December 2019 | Director's Column

Updated: Dec 18, 2019

If you have been in my office, you might have noticed a picture of horse head in a boat on my credenza door. What you are looking at is my families gift-wrapping contest for Christmas. The horse head was made out of packing paper cut into the shape and painted with the gift stapled inside. There was also a gift inside the oars, the gold boxes that were stacked to make a shape of a boat and all the boxes wrapped in white under the cotton balls that were to represent a bowl. The theme of my display that year was Western Michigan University mascot (a Bronco) rowing a boat (the coach’s motto for the year…everyone has to pull together to win) in a Bowl of Cotton (WMU played in the Cotton Bowl that year). I know…it’s weird…but it was the winning display in 2017 and it’s a tradition!

Beth's first display

The tradition started innocently enough. My sister Pat was 14 years old when I was born and got married when I was in 4th grade. She would wrap the gifts for our family all in the same paper and her husband’s family all in a different paper. I loved that all the boxes were coordinated and matched. I was always in charge of wrapping my mom’s gifts in this icky old fashion folded sheets of Christmas paper that she bought to support the church. I couldn’t wait for the day when I was working and could afford to buy my own paper and ribbon…which I did the first Christmas out of college with a real job. The paper was gold with some decoration that I tied up with gold ribbons and bows. I spent hours wrapping. I was SOOO proud of my “display” of gifts for once and wanted to burst with pride. After dinner that evening I said to Pat, (sort of inappropriate but honest) “I think for the first time my gift wrappings were prettier than yours.” Well as you can imagine, having a highly competitive family in nature, a tradition was started. We called it The Competition.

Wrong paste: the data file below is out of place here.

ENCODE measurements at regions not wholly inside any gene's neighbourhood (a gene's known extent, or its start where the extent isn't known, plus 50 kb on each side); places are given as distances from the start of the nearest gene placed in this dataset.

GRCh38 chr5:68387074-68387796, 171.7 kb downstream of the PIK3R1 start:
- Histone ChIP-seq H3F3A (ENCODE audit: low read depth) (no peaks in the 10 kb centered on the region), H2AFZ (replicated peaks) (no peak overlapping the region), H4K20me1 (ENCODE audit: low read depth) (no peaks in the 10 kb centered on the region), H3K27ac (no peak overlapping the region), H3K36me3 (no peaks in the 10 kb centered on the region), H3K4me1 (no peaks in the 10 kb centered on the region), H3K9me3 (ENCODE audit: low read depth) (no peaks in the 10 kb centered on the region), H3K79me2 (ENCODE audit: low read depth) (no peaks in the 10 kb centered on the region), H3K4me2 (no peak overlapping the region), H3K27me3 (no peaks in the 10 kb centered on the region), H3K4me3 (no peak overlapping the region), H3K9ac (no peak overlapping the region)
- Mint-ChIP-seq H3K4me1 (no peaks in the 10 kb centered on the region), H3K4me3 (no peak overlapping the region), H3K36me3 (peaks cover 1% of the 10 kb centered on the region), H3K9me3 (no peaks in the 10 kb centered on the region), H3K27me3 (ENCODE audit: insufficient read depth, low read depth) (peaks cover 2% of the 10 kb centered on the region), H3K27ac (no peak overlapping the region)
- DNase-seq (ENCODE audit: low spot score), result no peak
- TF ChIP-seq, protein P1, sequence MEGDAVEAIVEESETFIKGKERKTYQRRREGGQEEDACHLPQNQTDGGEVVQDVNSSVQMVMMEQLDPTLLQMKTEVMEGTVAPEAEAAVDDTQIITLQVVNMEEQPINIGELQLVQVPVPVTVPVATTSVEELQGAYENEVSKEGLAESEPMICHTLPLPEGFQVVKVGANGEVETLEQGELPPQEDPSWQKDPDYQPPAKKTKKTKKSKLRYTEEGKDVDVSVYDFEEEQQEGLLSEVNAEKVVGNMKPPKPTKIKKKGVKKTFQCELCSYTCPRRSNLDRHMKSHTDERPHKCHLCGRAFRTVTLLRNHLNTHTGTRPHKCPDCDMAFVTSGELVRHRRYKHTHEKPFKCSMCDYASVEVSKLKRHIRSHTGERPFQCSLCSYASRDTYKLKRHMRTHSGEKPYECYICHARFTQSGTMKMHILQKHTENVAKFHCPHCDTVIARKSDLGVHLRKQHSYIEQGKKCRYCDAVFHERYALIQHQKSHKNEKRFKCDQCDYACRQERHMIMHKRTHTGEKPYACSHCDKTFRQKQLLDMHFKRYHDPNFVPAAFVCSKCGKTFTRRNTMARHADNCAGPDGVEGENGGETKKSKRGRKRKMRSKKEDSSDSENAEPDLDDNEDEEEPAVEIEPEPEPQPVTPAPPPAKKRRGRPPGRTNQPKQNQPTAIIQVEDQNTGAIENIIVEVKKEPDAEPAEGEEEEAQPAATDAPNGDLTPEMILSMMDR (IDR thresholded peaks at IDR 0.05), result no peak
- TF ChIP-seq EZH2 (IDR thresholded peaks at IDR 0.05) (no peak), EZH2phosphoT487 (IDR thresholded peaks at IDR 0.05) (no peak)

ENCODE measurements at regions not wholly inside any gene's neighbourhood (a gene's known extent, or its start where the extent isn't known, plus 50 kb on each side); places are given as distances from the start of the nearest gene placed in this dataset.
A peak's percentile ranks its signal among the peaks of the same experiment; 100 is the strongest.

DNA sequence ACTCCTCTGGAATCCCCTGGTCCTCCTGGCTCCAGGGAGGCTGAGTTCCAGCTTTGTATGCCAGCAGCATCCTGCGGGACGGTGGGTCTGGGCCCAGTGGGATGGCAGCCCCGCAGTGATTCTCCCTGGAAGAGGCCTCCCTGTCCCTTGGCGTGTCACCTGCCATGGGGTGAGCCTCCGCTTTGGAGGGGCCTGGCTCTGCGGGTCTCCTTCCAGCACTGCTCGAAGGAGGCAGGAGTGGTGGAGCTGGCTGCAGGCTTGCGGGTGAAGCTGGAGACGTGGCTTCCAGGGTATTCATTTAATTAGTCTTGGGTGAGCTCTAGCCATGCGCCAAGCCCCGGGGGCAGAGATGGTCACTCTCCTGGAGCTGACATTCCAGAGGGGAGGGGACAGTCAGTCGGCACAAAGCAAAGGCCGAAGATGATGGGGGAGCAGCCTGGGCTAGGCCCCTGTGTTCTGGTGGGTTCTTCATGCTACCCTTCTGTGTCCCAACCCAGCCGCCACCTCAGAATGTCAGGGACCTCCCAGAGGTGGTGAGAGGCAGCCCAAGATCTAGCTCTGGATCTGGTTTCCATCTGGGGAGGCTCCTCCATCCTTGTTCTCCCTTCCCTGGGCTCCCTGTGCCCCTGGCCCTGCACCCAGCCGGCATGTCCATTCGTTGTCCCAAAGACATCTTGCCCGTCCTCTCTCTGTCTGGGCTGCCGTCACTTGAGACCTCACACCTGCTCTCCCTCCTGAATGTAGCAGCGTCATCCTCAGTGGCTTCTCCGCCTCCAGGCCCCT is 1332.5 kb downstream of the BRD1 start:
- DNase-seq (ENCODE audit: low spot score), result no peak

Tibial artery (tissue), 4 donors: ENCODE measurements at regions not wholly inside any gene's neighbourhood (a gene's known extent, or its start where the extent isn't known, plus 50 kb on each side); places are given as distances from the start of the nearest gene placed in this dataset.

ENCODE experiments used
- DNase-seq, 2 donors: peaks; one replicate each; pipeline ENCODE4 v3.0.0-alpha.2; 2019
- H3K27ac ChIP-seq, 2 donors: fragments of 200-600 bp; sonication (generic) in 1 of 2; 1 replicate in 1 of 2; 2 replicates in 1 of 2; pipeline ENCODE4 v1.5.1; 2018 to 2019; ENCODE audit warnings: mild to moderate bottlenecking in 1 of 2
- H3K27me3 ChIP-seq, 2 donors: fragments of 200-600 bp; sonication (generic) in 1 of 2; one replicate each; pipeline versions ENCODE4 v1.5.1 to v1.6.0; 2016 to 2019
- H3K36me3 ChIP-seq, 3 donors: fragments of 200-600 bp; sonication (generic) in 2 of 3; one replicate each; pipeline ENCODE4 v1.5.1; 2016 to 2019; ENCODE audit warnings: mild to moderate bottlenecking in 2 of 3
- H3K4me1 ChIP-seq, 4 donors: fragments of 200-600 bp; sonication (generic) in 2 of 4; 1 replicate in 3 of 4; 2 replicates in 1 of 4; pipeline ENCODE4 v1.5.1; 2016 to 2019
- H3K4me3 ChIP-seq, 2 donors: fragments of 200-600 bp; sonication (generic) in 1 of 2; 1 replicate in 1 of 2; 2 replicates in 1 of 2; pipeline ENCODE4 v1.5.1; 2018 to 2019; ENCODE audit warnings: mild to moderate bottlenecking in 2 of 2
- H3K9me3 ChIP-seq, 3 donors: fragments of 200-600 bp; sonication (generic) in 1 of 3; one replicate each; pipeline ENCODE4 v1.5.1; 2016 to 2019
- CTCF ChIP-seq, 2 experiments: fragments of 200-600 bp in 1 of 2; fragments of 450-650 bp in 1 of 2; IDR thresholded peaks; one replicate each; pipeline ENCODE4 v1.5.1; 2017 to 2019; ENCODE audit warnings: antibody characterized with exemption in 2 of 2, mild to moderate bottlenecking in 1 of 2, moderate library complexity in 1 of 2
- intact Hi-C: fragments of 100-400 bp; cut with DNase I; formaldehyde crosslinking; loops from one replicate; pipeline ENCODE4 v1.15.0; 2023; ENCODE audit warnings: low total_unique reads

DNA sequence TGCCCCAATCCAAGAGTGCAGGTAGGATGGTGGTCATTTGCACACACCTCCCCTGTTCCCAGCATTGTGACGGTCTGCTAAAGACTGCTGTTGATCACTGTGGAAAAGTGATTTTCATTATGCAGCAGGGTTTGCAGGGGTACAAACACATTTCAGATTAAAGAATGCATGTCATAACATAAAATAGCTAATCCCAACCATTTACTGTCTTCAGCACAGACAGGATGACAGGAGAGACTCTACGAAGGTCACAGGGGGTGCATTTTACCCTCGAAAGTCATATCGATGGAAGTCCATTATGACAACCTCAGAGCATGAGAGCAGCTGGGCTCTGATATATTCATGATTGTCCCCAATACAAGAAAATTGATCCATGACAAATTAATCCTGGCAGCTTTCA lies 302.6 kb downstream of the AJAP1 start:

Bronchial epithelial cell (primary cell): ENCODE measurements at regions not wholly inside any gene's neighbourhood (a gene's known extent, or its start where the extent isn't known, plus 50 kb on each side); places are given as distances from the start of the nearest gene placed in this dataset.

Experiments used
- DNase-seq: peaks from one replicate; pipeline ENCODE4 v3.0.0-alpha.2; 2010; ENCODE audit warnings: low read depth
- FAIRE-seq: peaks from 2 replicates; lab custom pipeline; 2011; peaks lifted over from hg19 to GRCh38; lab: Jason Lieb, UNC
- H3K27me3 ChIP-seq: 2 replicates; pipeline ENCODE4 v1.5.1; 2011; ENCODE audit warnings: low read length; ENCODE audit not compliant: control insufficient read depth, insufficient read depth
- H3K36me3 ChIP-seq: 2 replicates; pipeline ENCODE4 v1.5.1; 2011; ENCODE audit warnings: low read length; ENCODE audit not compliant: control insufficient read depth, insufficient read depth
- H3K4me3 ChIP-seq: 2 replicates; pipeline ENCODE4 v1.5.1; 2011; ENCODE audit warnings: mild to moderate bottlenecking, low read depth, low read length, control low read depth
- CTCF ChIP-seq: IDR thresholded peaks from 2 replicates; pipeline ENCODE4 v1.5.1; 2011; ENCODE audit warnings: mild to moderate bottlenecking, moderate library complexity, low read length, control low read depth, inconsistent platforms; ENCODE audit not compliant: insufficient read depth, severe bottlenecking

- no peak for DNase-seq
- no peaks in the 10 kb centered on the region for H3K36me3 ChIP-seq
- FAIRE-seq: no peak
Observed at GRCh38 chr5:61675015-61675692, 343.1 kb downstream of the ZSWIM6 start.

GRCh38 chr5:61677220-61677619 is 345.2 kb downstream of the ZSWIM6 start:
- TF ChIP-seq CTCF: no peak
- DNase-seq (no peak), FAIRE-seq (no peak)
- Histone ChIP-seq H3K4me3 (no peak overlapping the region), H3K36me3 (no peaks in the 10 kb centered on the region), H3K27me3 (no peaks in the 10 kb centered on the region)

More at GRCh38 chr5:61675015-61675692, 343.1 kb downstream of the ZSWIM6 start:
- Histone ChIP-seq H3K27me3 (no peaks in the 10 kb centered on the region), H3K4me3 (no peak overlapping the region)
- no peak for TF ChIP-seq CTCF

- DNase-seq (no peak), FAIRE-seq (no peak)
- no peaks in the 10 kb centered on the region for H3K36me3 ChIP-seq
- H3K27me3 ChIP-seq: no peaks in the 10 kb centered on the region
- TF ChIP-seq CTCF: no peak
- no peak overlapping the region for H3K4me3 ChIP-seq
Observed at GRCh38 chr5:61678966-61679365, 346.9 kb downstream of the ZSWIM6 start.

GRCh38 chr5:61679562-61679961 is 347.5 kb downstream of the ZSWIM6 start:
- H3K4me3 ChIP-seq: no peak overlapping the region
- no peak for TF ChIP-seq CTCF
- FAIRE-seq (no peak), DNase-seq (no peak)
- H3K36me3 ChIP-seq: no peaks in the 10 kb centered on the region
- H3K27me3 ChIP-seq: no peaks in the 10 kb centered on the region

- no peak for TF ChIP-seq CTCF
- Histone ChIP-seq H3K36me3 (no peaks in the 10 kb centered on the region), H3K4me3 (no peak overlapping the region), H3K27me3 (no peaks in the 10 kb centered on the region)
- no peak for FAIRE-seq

Rosie's display 1981

For a few years, Pat and I and sometimes my sister Rosemary, would go the extra mile to see who could wrap more elaborately than the other. That all changed in 1981 when Rosie came up with this idea to wrap her boxes to look like buildings and homes in a New England village (think of Mind Craft in 3-D). She had a church, homes and stores all with doors and windows and even some people looking out of the windows. She used accessories from my nephew’s train set including bridges, cars and telephone poles, to finish the town. There was NO doubt who the